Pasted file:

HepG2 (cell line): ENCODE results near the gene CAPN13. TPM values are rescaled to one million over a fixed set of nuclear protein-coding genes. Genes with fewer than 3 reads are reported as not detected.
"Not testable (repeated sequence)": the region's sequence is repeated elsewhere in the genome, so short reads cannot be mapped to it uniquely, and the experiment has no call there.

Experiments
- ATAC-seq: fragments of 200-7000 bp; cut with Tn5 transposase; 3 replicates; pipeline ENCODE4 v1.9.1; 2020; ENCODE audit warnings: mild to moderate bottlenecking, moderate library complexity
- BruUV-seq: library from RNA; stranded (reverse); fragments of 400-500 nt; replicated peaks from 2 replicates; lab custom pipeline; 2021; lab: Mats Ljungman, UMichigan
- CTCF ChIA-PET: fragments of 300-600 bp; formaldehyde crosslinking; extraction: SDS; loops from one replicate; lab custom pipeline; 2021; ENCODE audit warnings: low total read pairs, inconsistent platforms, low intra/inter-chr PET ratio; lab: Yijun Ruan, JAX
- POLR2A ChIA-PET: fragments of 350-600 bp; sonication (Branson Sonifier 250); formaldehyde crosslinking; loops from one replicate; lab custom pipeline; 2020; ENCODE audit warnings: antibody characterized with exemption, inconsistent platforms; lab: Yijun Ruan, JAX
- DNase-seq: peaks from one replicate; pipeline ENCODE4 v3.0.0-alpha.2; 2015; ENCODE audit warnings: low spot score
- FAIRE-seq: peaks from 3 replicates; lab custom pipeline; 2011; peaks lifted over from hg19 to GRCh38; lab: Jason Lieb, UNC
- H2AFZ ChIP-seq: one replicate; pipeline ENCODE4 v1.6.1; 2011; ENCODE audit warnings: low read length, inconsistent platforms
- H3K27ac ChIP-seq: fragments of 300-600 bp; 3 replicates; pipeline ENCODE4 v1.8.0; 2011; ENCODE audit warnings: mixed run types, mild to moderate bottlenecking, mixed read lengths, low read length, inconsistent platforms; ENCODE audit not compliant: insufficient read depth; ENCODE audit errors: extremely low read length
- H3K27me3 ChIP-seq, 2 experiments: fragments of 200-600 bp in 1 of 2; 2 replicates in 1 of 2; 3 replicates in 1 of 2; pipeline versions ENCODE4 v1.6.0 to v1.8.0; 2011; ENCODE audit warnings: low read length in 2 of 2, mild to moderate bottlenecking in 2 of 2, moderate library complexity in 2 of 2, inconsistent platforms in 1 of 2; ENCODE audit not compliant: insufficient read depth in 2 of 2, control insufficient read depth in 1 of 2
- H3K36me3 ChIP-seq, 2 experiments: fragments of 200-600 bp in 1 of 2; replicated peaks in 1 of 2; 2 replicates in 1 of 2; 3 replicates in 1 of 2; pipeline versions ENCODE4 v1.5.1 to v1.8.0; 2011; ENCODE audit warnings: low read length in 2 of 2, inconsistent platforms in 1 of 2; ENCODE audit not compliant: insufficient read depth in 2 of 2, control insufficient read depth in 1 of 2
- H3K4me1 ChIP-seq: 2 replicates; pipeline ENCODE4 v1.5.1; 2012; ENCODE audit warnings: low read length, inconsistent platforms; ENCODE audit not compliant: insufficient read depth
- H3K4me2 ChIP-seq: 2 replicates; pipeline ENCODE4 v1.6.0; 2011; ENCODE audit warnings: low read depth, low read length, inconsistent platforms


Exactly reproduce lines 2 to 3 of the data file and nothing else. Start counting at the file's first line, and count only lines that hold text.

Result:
"Not testable (repeated sequence)": the region's sequence is repeated elsewhere in the genome, so short reads cannot be mapped to it uniquely, and the experiment has no call there.

Experiments